Joseph Lister, for whom Listerine was named, worked tirelessly to promote the theory of antiseptic surgery. He taught that infection could be lessened by sterilizing instruments and washed hands. But Bliss disregarded the theories of Dr. Lister.

In a desperate measure to find the elusive bullet, Bliss brought in Alexander Graham Bell, the inventor of the telephone who attempted to locate the bullet with an electrical device he called the Induction Balance, a metal detector. Bell discovered what he thought was the bullet and had doctors cut the President to remove it. Alas, Bell was wrong. His metal detector had found a metal spring in the mattress under the President.

Garfield became increasingly ill over a period of several weeks due to infection, which caused his heart to weaken. He remained bedridden in the White House with fevers and extreme pains. His weight dropped drastically as he was unable to keep down and digest food. Blood poisoning and infection set in and for a brief period the President suffered from hallucinations. His body oozed pus as the infections raged.

Image of President James A. Garfield death
Death of General James A. Garfield, 1881/pbs.org

On September 6, 1881, Garfield was taken to Elberon, New Jersey to escape the Washington D.C heat and with the vain hope that he might recover. But the ailing president died exactly two months before his 50th birthday and remains one of the only two Presidents who died before their 50th birthday, the other being John F. Kennedy, who was also assassinated when he was just 46 years old in 1963.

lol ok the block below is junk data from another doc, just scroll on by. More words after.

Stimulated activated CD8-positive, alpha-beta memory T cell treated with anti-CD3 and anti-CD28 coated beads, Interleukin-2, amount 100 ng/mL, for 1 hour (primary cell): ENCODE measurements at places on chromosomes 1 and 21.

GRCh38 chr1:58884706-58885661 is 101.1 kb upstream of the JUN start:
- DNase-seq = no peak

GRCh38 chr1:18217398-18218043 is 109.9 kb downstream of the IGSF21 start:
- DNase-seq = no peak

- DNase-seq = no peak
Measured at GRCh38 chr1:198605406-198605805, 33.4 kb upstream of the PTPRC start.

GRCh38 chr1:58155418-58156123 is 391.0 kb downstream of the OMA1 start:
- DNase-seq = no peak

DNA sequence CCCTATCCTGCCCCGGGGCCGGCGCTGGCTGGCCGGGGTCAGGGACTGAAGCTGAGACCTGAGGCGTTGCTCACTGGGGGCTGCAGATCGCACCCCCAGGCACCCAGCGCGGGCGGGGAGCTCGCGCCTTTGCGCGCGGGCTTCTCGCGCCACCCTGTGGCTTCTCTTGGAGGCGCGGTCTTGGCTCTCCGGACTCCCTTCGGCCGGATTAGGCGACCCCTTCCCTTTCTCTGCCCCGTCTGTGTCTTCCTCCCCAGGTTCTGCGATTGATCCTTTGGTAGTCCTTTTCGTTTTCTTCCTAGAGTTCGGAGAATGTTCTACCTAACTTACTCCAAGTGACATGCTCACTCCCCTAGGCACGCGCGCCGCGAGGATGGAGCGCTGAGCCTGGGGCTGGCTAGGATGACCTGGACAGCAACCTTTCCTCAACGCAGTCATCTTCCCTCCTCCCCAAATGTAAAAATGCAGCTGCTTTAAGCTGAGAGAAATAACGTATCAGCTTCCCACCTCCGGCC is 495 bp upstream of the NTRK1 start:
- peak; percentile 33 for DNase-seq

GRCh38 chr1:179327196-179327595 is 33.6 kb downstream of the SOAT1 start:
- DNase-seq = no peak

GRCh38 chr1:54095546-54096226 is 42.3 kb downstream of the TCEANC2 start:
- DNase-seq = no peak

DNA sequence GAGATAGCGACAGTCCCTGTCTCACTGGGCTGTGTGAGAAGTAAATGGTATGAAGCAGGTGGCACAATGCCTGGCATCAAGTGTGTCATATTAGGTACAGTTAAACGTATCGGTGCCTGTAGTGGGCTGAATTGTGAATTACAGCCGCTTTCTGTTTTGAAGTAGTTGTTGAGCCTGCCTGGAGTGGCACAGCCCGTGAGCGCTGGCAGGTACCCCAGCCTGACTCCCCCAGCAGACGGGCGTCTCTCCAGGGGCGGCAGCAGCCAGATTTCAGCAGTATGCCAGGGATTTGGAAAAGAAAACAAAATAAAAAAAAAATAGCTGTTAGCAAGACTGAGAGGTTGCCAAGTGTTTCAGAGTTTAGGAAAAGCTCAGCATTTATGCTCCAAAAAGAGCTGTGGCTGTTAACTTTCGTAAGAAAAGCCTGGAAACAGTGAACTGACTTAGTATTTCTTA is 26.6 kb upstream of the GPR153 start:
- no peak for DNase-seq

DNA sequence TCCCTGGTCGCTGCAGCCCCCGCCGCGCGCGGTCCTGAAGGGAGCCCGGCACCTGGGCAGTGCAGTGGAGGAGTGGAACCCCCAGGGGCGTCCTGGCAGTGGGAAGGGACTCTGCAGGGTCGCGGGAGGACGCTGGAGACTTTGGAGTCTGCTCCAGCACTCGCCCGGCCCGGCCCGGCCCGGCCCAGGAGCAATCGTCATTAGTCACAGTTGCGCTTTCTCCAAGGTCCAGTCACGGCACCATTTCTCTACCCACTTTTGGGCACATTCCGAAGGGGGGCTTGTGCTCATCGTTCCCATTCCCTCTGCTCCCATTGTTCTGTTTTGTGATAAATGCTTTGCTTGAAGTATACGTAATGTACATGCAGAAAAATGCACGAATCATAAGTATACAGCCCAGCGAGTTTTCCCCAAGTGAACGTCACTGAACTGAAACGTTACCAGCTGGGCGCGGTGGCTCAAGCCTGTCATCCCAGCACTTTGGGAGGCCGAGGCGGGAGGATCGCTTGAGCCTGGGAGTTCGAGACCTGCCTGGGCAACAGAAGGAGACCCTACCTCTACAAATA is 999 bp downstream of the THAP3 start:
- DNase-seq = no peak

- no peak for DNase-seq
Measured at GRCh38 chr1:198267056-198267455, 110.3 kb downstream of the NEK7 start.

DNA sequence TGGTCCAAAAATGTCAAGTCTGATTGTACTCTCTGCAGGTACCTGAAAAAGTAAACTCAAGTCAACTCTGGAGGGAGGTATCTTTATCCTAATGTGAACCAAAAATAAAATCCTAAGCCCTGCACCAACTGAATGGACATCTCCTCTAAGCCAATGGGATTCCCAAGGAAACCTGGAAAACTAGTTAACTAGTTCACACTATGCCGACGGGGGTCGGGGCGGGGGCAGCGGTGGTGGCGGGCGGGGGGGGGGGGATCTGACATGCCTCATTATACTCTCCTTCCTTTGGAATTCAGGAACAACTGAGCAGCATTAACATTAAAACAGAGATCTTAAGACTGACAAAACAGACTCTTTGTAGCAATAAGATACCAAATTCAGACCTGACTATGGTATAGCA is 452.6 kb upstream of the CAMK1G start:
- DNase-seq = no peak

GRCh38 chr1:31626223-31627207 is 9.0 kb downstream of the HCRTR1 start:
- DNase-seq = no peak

So, who killed Garfield? Bell, Bliss or Guiteau?

Some historians argued that Garfield might have survived had the doctors simply left him alone and not treated him. It was their ignorance of antiseptics that ultimately resulted in the President’s death in so much pain.

At his trial, the shrewd Guiteau argued he did not kill the President. He only injured him. He protested that the doctors actually killed Garfield. It was a defense that would have worked in this modern age but not in 1881. He was sentenced to death in January 1882 and then hanged on June 30, 1882.

In a desperate measure to find the elusive bullet, Bliss brought in Alexander Graham Bell, the inventor of the telephone who attempted to locate the bullet with an electrical device he called the Induction Balance, a metal detector. Bell discovered what he thought was the bullet and had doctors cut the President to remove it. Alas, Bell was wrong. His metal detector had found a metal spring in the mattress under the President.

As for Dr. Bliss’ ignorance of antiseptics that resulted in the death of President Garfield, a new phrase was given birth to in the English Language; “Ignorance is Bliss.”

As for Alexander Graham Bell not being able to painstakingly search for the bullet, posterity exonerates him for the invention of the telephone (my opinion anyway, but I think he was innocent as he was working under Bliss’ direction).

And as for President Garfield, he died with the “help” of his many doctors. Thus, his work was ended and Vice President Chester Alan Arthur was sworn in as the 21st President of the United States.

Further Reading

The dirty, painful death of President James A. Garfield 

President James Garfield dies 

Alexander Graham Bell Tries to Save James Garfield

Assassination of James A. Garfield